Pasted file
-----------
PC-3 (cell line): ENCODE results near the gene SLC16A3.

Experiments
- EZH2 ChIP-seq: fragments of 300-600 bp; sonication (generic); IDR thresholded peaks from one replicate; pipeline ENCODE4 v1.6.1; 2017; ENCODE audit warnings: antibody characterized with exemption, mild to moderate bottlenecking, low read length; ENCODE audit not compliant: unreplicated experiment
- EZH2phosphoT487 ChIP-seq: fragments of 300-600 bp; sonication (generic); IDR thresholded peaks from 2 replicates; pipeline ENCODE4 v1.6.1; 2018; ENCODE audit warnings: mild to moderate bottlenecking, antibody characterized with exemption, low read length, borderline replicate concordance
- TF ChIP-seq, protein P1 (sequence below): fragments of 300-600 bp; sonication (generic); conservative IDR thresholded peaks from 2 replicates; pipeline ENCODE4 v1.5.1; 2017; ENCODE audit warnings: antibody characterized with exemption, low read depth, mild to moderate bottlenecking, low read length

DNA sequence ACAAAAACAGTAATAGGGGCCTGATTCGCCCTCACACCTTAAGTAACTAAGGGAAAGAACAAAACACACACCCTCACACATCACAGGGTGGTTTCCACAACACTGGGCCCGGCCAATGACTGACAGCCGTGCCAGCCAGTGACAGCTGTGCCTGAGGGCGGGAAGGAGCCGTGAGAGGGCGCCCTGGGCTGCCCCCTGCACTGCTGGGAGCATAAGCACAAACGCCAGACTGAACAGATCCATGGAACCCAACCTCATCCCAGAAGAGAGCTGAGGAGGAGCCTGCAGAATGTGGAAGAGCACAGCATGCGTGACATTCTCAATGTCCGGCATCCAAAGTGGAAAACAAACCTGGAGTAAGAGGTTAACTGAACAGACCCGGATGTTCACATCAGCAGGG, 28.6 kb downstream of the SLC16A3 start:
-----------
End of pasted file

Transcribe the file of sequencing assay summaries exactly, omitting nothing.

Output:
PC-3 (cell line): ENCODE results near the gene SLC16A3.

Experiments
- EZH2 ChIP-seq: fragments of 300-600 bp; sonication (generic); IDR thresholded peaks from one replicate; pipeline ENCODE4 v1.6.1; 2017; ENCODE audit warnings: antibody characterized with exemption, mild to moderate bottlenecking, low read length; ENCODE audit not compliant: unreplicated experiment
- EZH2phosphoT487 ChIP-seq: fragments of 300-600 bp; sonication (generic); IDR thresholded peaks from 2 replicates; pipeline ENCODE4 v1.6.1; 2018; ENCODE audit warnings: mild to moderate bottlenecking, antibody characterized with exemption, low read length, borderline replicate concordance
- TF ChIP-seq, protein P1 (sequence below): fragments of 300-600 bp; sonication (generic); conservative IDR thresholded peaks from 2 replicates; pipeline ENCODE4 v1.5.1; 2017; ENCODE audit warnings: antibody characterized with exemption, low read depth, mild to moderate bottlenecking, low read length

DNA sequence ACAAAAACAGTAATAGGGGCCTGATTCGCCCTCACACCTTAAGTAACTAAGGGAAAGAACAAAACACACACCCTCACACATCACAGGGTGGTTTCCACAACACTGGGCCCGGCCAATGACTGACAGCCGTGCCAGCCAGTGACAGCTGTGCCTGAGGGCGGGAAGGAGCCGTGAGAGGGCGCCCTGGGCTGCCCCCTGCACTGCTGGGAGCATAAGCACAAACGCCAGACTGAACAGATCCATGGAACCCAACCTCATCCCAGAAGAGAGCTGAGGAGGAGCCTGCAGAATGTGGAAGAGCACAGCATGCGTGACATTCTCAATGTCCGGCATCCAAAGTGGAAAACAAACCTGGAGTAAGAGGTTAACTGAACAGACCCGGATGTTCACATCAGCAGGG, 28.6 kb downstream of the SLC16A3 start: